Recently, NIRSA’s Government Affairs Committee brought to the attention of the NIRSA Board of Directors the increasing number of bills being introduced into state legislatures regarding transgender athletes’ participation in sports. These bills are now being considered in at least 30 US state legislatures, including multiple bills in some states. At the time of writing, four states have passed bills with another 52 under some level of consideration.

We are highlighting these bills for the NIRSA membership because the possible outcomes of the legislative efforts include short and long-term impacts for collegiate recreation, as well as their incongruence with our values. Higher education, and specifically intramural sports and sport clubs, are specified in many of the bills; this could reshape the ability of current college students to participate in sport-based programs. With the widespread nature of these efforts, even if your state is not currently considering a similar bill, a state in your region may be, thereby impacting regional competition for sport club teams.

In the long term, restricting access to sport and recreation for K-12 athletes means fewer young people starting their journeys towards the active lifestyles that our field immensely values and supports. We must remember that today’s young athletes are collegiate recreation’s future students, future athletes, and future participants.

The NIRSA Board of Directors wants to affirm our values as an association. We believe that inclusive access to sport is an important part of NIRSA’s vision of building healthy people and healthy communities. Inclusive access must include people of all gender identities.

The NIRSA Championship Series created its Transgender Athlete Participation Policy in 2014, which “empowers students to participate in intramural sports and sport club divisions based on their expressed gender identity.” The Championship Series leadership has reviewed the policy several times since its initial adoption. Since 2014 the policy has effectively upheld our values of inclusion and fair play.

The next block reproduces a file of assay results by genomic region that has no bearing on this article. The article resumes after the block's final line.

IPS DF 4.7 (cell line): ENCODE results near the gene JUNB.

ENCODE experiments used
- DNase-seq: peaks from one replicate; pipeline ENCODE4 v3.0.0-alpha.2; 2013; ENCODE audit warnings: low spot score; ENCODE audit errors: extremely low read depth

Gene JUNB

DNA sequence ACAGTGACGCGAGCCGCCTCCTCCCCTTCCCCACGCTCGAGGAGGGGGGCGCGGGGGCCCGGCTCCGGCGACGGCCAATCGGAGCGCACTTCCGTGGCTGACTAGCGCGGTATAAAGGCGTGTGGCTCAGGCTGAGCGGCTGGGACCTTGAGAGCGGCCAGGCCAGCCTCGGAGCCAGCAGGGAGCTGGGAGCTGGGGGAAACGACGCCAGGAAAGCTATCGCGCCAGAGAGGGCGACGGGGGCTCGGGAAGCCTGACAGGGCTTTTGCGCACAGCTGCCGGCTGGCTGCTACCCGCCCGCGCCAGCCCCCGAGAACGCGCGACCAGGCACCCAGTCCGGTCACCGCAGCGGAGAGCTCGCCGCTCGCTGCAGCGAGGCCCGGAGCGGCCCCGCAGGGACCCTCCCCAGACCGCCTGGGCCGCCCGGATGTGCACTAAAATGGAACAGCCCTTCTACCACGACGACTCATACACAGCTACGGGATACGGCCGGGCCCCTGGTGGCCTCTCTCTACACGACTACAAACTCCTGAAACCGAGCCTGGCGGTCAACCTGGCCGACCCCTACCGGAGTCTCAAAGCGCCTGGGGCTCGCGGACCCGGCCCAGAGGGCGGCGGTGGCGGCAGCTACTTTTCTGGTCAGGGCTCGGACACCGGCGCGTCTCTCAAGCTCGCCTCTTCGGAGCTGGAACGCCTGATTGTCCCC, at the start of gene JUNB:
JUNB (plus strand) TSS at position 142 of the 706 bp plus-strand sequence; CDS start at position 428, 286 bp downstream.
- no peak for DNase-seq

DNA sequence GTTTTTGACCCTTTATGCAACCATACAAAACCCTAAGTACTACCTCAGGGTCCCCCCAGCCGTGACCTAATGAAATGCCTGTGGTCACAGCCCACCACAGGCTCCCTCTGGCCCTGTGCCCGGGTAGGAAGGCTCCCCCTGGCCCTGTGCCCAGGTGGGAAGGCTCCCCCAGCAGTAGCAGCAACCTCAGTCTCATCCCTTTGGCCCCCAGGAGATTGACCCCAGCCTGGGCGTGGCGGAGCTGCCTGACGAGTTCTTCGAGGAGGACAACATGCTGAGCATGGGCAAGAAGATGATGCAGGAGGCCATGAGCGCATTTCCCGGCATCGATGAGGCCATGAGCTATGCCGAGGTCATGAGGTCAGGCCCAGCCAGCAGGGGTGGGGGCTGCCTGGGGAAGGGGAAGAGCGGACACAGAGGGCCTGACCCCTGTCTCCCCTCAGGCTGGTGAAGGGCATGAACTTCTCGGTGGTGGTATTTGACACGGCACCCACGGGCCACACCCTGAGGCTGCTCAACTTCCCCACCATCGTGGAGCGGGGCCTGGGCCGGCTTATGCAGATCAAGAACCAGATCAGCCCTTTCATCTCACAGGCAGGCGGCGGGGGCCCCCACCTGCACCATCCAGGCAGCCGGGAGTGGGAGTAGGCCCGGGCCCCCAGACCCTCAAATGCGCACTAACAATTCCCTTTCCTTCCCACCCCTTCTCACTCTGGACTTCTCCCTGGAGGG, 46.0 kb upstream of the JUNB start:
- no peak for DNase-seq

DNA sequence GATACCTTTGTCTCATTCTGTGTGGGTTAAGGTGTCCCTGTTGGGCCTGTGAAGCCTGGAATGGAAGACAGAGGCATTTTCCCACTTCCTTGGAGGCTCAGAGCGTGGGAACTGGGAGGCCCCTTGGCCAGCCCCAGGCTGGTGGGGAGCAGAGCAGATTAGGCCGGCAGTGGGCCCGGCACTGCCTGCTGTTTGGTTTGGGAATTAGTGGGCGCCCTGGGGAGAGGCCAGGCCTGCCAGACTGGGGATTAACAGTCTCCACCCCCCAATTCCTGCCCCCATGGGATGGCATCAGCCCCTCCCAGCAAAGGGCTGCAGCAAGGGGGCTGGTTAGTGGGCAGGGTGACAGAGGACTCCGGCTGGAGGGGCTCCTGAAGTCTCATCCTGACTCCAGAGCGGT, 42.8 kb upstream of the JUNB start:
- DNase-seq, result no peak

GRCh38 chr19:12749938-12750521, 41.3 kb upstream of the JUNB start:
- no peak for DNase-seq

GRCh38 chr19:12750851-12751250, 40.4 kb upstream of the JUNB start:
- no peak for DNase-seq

Creating fairness in sport competitions has been an ever-evolving pursuit. We know many governing bodies are discussing these bills, particularly as they impact the highest level of competition in their sport. Organizations like USA Rugby have updated their policy in accordance with the International Olympic Committee. Others, like USA Track and Field or USA Cycling, are differentiating their rules for “elite” athletes and those that are “recreational.” We know the actions and decisions of these NGBs may impact your sport club teams and encourage you to follow them closely.

We want to emphasize that NIRSA opposes any legislation or policy in the collegiate club or intramural realm that bans transgender individuals from participating in accordance with their gender identity. 

When determining where NIRSA national championships are held, NIRSA policy already directs that only locations where hosts can commit to providing an environment of sports integrity – one that is safe, inclusive, and free from discrimination – should be selected. Equity, diversity, and inclusion are active processes that require continuous commitment to promote healthy people and healthy communities. As such, we will continue to closely monitor these situations to determine where NIRSA national championships can be conducted in ways that align with our statement for Equity, Diversity, and Inclusion.

The Government Affairs Committee will continue to monitor the issue in accordance with NIRSA’s policy agenda and strive to keep members informed. In addition to their recent Ideas in Motion roundtable, be on the lookout for an upcoming three-part article series tracking the developments of this legislation.

Some additional resources, if you would like to start learning more, include:

  • NIRSA’s Policy Pages – follow this weekly update to track developments (of this issue and others related to higher ed) in your state and nationally
  • Monitor these bills state by state using legislative trackers such as those by Freedom for All Americans or the ACLU
  • This recent NPR interview with Dr. Eric Vilain, a pediatrician and geneticist who studies sex differences in athletes, provides insight into the science surrounding trans athletes’ participation

Craig Decker, RCRSP, is currently the Director at Centers LLC at the University of Alabama at Birmingham. Craig is also the 2020-2021 Chair of the NIRSA Member Network; you can email him at

Learn about the NIRSA Board of Directors here.

Pam Watts is Executive Director of NIRSA: Leaders in Collegiate Recreation, headquartered in Corvallis, Oregon. Pam is a Certified Association Executive and she can be reached at